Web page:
Code to drastically cut email confirmation bounces

Credit: flickr/planeta

Managing a subscription service means confirmation emails, and those often fail. Here's one way to increase delivery rates.

Tip thanks goes to Kicksend, a service that sends large files that choke email systems. Their confirmation emails for new subscribers were often bouncing, a common problem. They fixed this issue by writing a JavaScript utility that calls a plugin to verify domain names are spelled correctly. In their example, they show an address of, suggesting By asking the user while they're filling in the form to check the domain name spelling, they saw bounces drop by half.

Even nicer, they have open sourced their program, Mailcheck.js, a jQuery plugin. You can find it at Github. They admit they got their idea from how Google now suggests alternative spellings, but writing the program and making it available to the community is a nice gesture.

Thanks, guys

Fantastic little tool. I will definitely use it. I immediately looked in our site's database and noticed a on the first page of results!

Austin Butler on

It's a cool idea, but I think they're doing it wrong.

asuth on

awesome case study and thank you for making this project open source!

tom on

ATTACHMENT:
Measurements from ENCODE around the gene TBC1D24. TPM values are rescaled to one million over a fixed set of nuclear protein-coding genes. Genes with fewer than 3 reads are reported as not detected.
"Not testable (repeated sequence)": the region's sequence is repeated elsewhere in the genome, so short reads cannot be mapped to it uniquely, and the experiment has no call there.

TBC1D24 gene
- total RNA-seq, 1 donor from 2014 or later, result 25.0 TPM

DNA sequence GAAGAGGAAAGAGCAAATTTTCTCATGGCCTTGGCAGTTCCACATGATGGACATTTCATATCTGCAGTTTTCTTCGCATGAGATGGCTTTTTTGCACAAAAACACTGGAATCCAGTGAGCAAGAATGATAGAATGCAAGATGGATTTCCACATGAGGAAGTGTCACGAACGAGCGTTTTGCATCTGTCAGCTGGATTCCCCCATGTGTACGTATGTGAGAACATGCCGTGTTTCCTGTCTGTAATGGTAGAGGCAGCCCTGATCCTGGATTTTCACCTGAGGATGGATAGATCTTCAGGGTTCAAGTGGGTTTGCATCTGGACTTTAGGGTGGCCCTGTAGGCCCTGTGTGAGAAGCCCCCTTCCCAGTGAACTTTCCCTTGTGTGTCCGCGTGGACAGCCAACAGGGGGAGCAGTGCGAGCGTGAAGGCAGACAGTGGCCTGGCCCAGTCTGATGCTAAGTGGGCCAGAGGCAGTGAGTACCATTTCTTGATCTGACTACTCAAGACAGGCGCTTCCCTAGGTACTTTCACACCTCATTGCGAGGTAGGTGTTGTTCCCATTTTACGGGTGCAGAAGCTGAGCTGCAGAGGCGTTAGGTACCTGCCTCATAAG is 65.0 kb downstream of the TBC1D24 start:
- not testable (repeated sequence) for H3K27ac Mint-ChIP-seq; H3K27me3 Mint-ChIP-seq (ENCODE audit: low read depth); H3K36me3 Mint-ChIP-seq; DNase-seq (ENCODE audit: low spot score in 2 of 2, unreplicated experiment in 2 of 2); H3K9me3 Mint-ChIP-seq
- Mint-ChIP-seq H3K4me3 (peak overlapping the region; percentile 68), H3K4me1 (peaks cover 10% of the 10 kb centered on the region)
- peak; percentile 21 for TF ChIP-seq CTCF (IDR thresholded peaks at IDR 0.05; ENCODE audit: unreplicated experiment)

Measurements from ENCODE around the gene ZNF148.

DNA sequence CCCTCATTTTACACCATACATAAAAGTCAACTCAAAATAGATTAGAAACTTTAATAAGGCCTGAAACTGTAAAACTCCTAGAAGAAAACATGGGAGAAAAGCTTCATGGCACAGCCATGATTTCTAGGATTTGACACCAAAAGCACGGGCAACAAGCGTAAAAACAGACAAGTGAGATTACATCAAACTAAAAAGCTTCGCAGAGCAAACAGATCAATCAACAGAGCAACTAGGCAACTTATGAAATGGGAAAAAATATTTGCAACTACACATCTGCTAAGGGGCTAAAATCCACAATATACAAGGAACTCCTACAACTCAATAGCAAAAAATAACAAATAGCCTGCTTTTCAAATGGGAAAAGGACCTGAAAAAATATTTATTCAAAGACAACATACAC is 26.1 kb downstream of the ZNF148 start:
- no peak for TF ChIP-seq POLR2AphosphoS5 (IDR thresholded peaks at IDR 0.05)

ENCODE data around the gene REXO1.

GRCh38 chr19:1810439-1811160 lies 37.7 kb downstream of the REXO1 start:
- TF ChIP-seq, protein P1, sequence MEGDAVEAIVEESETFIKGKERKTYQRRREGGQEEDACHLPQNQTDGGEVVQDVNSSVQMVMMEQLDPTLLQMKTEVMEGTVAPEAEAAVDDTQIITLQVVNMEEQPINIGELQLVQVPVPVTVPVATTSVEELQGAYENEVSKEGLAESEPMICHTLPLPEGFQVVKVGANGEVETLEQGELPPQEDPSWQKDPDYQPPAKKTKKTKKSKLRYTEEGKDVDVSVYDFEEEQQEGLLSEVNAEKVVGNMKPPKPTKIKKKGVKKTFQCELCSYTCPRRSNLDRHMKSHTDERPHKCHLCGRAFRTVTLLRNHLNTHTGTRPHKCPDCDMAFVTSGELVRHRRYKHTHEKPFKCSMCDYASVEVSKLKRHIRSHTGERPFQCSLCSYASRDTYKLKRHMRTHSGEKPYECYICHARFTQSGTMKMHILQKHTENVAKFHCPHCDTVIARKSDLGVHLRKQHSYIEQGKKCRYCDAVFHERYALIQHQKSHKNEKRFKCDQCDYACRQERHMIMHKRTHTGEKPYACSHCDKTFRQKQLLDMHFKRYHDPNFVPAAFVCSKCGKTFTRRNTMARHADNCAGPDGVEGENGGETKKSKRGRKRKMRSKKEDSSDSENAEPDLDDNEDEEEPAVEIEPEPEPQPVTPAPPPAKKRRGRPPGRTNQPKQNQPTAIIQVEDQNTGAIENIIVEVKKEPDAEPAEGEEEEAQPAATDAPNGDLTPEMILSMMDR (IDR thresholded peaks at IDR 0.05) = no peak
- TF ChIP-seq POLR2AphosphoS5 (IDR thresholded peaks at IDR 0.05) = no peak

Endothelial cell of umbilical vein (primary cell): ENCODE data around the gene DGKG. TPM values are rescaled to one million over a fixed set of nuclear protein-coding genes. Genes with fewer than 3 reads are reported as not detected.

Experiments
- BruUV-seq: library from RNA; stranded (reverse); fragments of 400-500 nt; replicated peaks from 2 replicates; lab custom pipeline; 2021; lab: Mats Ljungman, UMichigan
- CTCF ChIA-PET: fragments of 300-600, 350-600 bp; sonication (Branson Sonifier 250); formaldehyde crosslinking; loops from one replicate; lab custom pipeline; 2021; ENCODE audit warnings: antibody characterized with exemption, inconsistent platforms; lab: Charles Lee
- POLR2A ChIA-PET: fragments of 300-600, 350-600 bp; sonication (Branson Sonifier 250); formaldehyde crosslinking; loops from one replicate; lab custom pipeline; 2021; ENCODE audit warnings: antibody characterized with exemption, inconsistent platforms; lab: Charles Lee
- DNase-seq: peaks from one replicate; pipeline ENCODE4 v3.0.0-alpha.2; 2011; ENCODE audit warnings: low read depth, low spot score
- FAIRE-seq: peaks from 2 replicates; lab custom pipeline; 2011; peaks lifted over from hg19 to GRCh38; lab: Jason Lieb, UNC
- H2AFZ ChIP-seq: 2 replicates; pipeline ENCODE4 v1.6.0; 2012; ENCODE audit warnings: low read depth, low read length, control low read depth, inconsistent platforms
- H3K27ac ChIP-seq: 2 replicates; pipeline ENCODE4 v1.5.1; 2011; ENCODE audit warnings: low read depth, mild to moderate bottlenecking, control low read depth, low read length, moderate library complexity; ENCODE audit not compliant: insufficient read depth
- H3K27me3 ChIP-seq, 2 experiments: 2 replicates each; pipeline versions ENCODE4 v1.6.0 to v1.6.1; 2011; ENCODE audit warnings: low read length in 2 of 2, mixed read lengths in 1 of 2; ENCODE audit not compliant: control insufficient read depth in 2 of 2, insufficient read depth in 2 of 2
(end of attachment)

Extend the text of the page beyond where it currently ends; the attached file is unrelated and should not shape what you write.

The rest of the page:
Mail details

We use the email address of the user signing up to guess and pre-fill his company name and address.

Mohamed Attahri on

Cool until I checked the source and realised that the developer has to hard-code a list of domains they want to check against (there are none included).

fookyong on

I really like the idea. My only nitpick is that these days most projects seem to be ending up as jQuery plugins even when they don't really use much of its functionality.

meow on

Programmer chat

Cool stuff. If I put on my product hat, I think this brings up a larger discussion around what types of services even need to send a confirmation email.

Sid Wiswanathan on

Did this in 2003. Another tip: report bounces immediately in UI.

yegg on

just correct TLDs separately, and i don't think it's a problem if you have false positives in there, after all a user will recognize an incorrect suggestion and move on, should it happen at all.

kami8845 on

One day, maybe email systems will stop refusing attached files larger than 5MB, and we'll need fewer of these type services. However, while we still need one, better to get confirmed quickly and accurately.

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